Selection of excavation method is one of the most complicated and vital decisions in tunnel construction planning. It cannot even be considered in isolation since there are also complex relationships with other functions and factors such as structure – support introduced and natural – groundwater, surface settlement, safety, and useful tunnel life.

Developments over recent years in tunnel excavation methods have greatly increased the capabilities of tunnelling overall, but they have rarely simplified choice, depending on project conditions.

While there are enough considerations to fill a small library, modern developments have been focussed on important factors such as:
1) Tunnel sectional area and shape;
2) Tunnel length in a single drive;
3) Progress rates;
4) Accuracy of alignment and profile;
5) Disturbance of the surface, such as settlement and vibration;
6) Handling a variety of ground conditions;
7) Presence of groundwater;
8) Project cost control;
9) Operational safety.

The major methods that have been tackling these requirements are:
1) Drill-and-blast;
2) TBMs;
3) Roadheaders;
4) Open-face conventional mining.

In this two-part review T&TI is concentrating on the first three, since efficient conventional mining is mainly a matter of good support procedures, with excavation carried out by normal earthmoving techniques. Some more specialised plant models have been developed for tunnelling, based on standard models, to cope with restricted space for manoeuvring and the harsher environment, but their use has been limited. The broad range of possibilities within conventional excavation includes hydraulic excavators and hammers.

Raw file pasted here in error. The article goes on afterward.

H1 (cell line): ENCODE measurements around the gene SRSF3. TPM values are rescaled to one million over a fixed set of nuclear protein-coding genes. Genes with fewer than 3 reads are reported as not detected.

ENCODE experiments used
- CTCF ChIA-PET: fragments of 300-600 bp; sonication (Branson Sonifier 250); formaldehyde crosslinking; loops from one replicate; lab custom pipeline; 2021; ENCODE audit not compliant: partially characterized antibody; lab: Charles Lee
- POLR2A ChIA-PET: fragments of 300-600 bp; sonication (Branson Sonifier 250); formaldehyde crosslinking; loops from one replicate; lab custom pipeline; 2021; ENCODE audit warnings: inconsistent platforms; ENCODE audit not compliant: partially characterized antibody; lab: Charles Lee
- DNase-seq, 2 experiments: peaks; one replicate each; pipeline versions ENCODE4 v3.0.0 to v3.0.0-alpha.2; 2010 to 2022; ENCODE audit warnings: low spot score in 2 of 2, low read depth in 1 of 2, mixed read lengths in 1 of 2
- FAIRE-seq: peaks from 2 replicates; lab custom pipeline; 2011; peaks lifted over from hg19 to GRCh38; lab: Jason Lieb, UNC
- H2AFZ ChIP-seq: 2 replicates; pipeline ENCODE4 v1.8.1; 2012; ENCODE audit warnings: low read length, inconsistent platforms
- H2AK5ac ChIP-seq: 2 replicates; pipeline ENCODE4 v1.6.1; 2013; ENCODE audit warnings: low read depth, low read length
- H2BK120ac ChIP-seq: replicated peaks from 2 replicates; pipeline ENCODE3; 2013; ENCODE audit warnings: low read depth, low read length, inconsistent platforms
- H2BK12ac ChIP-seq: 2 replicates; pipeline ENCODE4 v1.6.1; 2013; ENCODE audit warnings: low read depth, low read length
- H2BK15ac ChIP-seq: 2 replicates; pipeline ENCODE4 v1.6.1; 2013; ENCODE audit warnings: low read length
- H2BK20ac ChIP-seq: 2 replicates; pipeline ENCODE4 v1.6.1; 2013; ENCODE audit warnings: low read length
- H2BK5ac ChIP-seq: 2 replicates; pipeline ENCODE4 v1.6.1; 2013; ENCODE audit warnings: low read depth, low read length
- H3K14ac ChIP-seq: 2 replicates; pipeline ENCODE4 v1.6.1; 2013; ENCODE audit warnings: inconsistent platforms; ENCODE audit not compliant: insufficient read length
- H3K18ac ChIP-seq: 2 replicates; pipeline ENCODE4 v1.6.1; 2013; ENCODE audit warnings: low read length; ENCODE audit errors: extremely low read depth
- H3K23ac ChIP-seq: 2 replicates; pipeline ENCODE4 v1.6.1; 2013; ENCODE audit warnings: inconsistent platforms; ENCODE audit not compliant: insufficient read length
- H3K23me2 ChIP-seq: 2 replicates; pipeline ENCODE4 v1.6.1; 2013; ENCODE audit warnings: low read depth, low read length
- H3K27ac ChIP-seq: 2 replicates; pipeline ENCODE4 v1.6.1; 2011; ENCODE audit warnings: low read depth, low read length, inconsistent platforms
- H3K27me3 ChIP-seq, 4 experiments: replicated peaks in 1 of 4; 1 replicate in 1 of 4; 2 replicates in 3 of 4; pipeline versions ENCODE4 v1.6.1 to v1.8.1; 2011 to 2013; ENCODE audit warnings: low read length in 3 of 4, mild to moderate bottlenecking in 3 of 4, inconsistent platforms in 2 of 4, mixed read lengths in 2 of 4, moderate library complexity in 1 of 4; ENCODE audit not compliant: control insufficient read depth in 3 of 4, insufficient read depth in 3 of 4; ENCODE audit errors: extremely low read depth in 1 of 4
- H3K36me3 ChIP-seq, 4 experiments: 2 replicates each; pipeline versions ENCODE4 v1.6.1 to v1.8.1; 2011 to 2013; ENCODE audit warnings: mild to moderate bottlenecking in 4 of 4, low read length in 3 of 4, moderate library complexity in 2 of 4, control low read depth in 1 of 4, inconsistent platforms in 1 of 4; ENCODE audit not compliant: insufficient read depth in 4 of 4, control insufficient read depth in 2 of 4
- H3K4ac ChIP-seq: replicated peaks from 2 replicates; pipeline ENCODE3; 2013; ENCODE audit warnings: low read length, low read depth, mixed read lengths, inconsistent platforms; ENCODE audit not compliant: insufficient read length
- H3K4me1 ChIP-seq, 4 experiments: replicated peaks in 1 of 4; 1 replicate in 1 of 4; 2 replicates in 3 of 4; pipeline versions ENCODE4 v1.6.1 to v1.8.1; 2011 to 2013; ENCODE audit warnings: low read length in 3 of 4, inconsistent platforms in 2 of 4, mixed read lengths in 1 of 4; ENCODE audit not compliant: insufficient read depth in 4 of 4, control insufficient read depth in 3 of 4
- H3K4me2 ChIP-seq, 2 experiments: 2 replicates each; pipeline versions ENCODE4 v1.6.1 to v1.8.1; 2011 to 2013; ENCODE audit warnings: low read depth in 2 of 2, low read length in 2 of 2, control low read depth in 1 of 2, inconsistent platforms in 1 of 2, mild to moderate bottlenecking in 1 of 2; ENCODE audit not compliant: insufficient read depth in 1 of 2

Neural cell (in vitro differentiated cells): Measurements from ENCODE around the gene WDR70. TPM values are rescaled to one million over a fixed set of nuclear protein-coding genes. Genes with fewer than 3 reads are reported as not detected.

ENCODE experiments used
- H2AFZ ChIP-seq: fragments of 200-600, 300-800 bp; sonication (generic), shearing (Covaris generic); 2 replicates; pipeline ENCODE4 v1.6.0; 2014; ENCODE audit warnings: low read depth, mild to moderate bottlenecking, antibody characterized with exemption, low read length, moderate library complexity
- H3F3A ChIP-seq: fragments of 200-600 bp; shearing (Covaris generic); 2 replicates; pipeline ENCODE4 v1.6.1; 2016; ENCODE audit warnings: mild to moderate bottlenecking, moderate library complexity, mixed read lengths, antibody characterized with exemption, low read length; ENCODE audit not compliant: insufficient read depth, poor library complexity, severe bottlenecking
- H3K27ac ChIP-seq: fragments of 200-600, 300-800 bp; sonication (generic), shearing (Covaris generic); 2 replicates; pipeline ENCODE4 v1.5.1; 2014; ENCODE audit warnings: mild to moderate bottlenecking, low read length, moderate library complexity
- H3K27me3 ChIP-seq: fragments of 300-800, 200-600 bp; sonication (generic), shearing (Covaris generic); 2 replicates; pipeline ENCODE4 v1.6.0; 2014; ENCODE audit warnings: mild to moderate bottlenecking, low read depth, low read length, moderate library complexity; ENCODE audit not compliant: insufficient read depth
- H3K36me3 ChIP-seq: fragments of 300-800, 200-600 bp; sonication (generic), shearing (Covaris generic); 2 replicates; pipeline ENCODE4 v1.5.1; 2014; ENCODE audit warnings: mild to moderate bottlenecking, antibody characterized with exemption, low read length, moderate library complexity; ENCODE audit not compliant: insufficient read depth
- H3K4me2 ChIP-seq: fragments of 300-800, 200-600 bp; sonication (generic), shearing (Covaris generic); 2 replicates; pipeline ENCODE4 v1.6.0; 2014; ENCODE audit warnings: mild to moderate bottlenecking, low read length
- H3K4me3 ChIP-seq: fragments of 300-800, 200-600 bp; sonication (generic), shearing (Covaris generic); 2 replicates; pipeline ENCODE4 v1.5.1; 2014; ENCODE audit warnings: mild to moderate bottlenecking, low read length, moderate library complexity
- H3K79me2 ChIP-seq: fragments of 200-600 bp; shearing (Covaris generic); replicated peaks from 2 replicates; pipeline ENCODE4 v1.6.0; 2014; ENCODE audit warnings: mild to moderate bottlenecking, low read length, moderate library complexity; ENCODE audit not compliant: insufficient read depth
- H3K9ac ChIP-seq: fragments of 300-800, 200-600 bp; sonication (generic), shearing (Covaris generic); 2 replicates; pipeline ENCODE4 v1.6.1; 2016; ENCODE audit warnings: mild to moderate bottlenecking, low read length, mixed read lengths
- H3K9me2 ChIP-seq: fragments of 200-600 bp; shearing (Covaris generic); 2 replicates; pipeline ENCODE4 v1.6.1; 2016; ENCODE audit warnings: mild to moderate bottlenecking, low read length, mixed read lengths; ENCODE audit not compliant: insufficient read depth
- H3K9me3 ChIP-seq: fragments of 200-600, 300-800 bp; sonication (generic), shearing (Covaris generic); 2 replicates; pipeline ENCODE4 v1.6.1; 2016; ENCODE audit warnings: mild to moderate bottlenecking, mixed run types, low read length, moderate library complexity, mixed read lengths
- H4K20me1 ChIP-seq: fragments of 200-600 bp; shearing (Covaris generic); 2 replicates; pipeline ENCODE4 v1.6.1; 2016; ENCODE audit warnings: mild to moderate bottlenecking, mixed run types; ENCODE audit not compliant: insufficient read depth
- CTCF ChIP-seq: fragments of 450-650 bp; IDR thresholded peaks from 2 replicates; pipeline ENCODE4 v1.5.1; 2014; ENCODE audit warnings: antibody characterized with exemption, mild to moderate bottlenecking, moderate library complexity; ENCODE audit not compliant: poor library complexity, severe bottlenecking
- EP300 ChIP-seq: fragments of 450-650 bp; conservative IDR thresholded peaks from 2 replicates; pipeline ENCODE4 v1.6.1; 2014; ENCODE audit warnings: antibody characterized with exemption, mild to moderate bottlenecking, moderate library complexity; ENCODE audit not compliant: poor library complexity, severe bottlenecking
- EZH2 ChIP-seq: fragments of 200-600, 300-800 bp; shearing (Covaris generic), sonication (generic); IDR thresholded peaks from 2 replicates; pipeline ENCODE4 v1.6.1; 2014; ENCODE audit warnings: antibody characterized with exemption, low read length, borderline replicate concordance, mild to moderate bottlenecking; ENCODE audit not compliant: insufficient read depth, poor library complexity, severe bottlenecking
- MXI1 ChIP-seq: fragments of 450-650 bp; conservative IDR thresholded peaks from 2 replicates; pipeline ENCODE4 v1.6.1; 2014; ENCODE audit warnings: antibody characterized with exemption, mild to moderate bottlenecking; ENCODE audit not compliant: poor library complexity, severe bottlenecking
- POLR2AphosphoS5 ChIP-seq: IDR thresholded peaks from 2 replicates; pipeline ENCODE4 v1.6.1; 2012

The second part will cover some of the factors involved in choosing the TBM (fullface mechanised excavation) method, and the choice of TBM type, and try to draw some conclusions. This month we cover drill and blast and roadheaders.

Bigger and better?
Some technical developments have intensified competitive claims between promoters of the methods involved. For example, now could be described as the age of the monster TBM as manufacturers, and clients, compete to ‘go bigger’ more often, whereas project developers were formerly satisfied with multiple tubes of more standard size to accommodate needs. The chief users of the largest diameter TBMs are multi-lane highway projects, especially with accommodation for escape routes, but they have also been used for water projects.

Fans of drill and blast and conventional excavation have questioned the desirability of a large-diameter closed-face system in mixed ground, especially when ‘something goes wrong’ and face intervention is needed, citing the advantages of being able to see what is going on. Away from the face the comparatively systematic support procedures of TBMs in erecting the tunnel structure have to be compared with the usually more tailor-made (and thus more human-error-prone) methods of drill and blast and other open-face methods.